The hybrid form of the novel Like Water for Chocolate, mixing the history of the Mexican Revolution, relations between the United States and Mexico, and the Magical Realism of the almost incantatory, and certainly passionate, recipes of the heroine, Tita de la Garza, resulted in a novel of enduring popularity that continues to be taught in high school and college literature classes in Spanish or in translation.
Esquivel considered her second novel, The Law of Love, the first multimedia novel. The setting is simultaneously the sixteenth century Mexico of Hernán Cortés’s conquest of the Aztecs and the twenty-third century future in the same location. The media include color comic book panels that illustrate the text and a compact disc of musical recordings with instructions for listening to them at specific points in the narrative. The protagonist is an astroanalyst, Azucena Martínez, in the future Mexico City, looking for her soul mate, Rodrigo Sánchez. In ancient Aztec times, Rodrigo killed an innocent child and now must pay penance for his crime through several centuries. Azucena has no such karmic debts. Her love saves Rodrigo and restores the karmic balance of the universe. The novel combines romance with Mexican and Mesoamerican culture and science fiction, more magic than Magical Realism. Though the story and structure are highly imaginative, the complicated plot may try the reader’s patience and credulity.
Esquivel’s third novel, Swift as Desire, takes a magical approach to the telegraph. The protagonist, who is of Mayan Indian heritage, has an uncanny ability to understand other people’s unexpressed feelings. As he lies dying, he is unable to speak, so his daughter uses a telegraph and Morse code to communicate with her father. The novel is both a testament to Esquivel’s father and a panegyric to a technology that was as revolutionary in its day as the Internet was in the late twentieth century.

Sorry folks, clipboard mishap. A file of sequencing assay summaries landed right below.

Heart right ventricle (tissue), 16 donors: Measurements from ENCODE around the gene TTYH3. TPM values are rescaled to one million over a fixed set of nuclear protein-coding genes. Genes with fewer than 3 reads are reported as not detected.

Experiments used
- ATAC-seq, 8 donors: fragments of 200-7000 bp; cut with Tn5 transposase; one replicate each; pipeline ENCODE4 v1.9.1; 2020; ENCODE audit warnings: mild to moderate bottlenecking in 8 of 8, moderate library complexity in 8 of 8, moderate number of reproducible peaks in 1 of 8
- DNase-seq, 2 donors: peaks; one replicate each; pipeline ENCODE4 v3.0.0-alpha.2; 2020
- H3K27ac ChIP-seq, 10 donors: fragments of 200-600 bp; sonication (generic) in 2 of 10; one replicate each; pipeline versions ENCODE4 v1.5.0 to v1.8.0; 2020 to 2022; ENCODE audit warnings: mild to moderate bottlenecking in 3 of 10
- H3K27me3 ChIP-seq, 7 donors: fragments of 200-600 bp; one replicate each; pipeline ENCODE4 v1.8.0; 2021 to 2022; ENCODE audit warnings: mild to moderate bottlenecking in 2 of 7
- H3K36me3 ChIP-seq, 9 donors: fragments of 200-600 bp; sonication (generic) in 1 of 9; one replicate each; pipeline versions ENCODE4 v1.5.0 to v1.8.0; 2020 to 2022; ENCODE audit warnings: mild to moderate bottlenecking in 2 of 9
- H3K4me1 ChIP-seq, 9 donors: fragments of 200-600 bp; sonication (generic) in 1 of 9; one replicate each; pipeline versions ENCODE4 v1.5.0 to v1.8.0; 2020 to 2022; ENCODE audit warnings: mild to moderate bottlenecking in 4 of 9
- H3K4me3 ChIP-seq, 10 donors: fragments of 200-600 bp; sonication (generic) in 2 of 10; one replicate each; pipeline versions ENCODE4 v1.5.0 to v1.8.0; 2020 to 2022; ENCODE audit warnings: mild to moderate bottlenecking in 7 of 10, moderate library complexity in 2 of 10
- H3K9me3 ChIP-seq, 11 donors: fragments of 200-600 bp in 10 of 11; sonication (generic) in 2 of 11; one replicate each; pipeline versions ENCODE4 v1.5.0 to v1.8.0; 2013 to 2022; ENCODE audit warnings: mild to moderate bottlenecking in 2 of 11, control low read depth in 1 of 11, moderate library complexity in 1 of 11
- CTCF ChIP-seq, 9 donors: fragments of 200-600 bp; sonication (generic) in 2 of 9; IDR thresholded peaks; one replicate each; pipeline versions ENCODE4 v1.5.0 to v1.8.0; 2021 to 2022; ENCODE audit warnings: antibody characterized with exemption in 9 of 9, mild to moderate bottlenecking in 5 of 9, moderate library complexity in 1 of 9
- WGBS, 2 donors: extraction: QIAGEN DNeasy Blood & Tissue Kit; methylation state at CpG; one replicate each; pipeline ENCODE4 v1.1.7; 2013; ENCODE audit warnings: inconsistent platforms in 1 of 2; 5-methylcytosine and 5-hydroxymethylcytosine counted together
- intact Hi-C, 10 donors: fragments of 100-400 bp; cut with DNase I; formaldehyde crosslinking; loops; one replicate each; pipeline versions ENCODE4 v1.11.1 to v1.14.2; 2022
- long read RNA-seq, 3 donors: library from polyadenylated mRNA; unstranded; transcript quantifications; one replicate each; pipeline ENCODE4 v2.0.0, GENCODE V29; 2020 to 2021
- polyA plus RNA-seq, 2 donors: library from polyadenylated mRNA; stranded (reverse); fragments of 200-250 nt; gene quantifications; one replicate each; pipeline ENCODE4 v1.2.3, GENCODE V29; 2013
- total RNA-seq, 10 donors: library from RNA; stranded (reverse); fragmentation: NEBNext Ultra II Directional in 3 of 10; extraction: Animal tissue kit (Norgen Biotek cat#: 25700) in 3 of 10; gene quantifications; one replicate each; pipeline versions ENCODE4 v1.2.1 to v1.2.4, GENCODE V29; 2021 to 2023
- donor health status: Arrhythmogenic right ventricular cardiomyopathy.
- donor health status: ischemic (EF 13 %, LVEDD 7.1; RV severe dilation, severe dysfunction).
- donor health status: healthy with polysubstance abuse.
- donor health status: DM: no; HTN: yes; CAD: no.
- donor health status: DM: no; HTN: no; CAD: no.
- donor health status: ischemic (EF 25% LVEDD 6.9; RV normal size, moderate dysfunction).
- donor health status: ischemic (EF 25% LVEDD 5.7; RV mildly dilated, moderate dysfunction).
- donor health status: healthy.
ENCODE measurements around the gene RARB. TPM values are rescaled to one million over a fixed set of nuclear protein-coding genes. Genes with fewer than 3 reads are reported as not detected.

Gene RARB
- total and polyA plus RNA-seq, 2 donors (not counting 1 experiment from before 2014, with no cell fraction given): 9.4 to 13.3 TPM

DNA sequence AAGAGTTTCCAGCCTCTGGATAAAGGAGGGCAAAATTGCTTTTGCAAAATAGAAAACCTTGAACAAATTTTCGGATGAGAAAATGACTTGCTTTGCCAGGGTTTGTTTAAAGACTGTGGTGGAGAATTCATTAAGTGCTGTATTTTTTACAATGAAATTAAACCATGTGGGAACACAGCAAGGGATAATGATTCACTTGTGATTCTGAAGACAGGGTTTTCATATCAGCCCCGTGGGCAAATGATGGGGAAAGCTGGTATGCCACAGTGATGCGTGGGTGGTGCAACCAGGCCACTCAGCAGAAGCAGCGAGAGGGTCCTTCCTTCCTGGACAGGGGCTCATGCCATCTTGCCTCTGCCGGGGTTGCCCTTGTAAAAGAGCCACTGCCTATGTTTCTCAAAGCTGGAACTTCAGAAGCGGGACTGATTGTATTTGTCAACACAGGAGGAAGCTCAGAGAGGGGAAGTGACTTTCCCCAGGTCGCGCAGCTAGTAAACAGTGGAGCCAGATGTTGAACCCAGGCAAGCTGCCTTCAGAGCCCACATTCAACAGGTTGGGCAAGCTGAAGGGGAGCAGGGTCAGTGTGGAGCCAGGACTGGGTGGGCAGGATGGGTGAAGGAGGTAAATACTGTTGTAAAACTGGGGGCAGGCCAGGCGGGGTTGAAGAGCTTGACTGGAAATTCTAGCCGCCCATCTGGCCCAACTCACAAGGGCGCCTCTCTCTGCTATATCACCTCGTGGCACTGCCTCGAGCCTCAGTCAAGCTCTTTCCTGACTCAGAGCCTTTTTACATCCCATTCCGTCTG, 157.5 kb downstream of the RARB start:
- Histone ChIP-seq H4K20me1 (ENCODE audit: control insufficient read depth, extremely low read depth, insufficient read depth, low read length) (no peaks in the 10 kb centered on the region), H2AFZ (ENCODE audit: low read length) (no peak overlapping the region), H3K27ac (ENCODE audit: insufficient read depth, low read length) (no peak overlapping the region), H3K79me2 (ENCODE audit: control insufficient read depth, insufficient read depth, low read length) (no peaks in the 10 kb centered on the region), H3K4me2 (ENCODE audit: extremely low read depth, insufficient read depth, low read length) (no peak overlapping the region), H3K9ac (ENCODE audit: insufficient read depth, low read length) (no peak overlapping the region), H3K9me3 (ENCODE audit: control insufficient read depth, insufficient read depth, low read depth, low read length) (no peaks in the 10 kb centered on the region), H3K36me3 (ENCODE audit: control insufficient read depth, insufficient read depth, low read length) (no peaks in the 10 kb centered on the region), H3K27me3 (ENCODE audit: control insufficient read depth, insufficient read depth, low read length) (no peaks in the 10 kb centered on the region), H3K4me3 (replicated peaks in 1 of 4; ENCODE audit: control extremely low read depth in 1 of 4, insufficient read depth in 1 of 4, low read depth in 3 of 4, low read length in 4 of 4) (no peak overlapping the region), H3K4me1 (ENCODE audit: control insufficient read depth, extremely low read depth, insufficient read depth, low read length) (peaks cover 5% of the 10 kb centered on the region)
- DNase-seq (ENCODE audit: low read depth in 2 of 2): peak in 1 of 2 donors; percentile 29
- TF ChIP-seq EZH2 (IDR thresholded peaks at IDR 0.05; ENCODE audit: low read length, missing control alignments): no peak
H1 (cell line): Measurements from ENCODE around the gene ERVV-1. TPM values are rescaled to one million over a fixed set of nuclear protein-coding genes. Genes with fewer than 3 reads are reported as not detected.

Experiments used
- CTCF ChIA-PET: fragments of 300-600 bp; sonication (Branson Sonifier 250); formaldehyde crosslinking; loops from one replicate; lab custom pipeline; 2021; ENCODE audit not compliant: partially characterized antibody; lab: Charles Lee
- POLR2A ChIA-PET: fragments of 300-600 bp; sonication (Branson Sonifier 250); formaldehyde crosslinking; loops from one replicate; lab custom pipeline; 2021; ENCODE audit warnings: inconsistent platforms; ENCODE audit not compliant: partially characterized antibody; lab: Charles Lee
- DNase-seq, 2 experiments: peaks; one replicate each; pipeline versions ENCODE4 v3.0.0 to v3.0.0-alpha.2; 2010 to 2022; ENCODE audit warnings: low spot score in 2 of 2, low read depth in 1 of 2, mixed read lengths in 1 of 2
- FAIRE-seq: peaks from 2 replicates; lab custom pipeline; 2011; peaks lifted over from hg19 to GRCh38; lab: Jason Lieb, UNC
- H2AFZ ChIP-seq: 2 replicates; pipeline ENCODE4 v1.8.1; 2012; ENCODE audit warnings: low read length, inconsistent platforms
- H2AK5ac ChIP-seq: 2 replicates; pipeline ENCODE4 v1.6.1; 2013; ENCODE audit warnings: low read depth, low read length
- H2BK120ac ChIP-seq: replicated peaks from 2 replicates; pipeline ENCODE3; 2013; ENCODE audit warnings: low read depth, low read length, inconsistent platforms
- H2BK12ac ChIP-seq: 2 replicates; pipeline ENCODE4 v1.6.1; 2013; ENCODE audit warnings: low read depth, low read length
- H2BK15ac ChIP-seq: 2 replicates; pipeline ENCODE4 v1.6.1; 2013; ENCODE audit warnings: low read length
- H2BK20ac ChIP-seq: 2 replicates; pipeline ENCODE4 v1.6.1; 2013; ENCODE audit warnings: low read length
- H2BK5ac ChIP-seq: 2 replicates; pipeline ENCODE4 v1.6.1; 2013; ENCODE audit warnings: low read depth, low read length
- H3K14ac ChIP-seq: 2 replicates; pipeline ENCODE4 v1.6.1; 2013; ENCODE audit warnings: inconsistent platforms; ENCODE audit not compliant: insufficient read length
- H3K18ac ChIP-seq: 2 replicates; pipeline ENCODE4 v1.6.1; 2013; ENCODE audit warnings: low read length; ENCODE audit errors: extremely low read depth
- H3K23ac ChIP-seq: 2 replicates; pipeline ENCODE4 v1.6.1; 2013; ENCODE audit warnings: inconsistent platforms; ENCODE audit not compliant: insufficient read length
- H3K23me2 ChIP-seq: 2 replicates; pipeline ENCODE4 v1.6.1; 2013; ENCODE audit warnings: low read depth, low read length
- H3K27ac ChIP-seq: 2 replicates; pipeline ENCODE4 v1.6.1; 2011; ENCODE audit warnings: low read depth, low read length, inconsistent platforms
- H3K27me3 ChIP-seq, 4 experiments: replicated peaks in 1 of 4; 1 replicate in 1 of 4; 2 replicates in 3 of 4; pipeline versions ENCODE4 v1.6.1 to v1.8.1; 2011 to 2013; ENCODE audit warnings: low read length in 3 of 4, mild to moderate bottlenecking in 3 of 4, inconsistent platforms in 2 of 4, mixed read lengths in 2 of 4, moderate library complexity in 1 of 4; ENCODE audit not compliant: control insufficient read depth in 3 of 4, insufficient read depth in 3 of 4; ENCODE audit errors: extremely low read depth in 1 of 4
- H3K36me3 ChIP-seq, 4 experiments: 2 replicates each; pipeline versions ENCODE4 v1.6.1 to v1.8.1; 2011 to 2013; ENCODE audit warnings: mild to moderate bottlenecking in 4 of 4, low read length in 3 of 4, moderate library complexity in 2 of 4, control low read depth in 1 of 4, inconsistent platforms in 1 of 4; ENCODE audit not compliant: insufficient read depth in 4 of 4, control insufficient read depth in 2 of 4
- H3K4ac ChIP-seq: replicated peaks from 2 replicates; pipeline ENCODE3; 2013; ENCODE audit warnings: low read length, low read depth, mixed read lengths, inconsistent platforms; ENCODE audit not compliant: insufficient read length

The novel Malinche was produced at the suggestion of Santillana, a Mexican publishing company. Malinche, alsoo known as Malintzin or Doña Marina, was Aztec booty given as a gift to Hernán Cortés to be his slave. She served as his interpreter for his dealings with the Aztecs, and thus was an indispensable component of the Spanish conquest of Mexico. Malinche is considered the mother of the Mexican race because of the son she produced as a result of her liaison with Cortés, but she is also considered a traitor to the nation’s indigenous people because of her liaison with the enemy and her assistance in the domination of native tribes. Few facts are known about Malinche’s life, and Esquivel spent two years researching the historical context of her title character’s life.
Like Water for Chocolate
First published: Como agua para chocolate, 1989 (English translation, 1992)
Type of work: Novel
Enslaved to a family tradition that prevents the youngest daughter from marrying while her mother lives, a young woman expresses her love through the language of food.
Like Water for Chocolate: A Novel in Monthly Installments, with Recipes, Romances, and Home Remedies, as its full title suggests, is a hybrid work, combining the elements of a historical novel set during the turbulent times of the Mexican Revolution, the mystical and healing art of food that Esquivel learned in her grandmother’s kitchen, and a highly romantic love story. The story unfolds through the twelve divisions of the novel, one chapter for each month of the year, beginning with January and ending with December, with one recipe per chapter, each recipe in some way relevant to the events that will occur in that chapter. After the list of...
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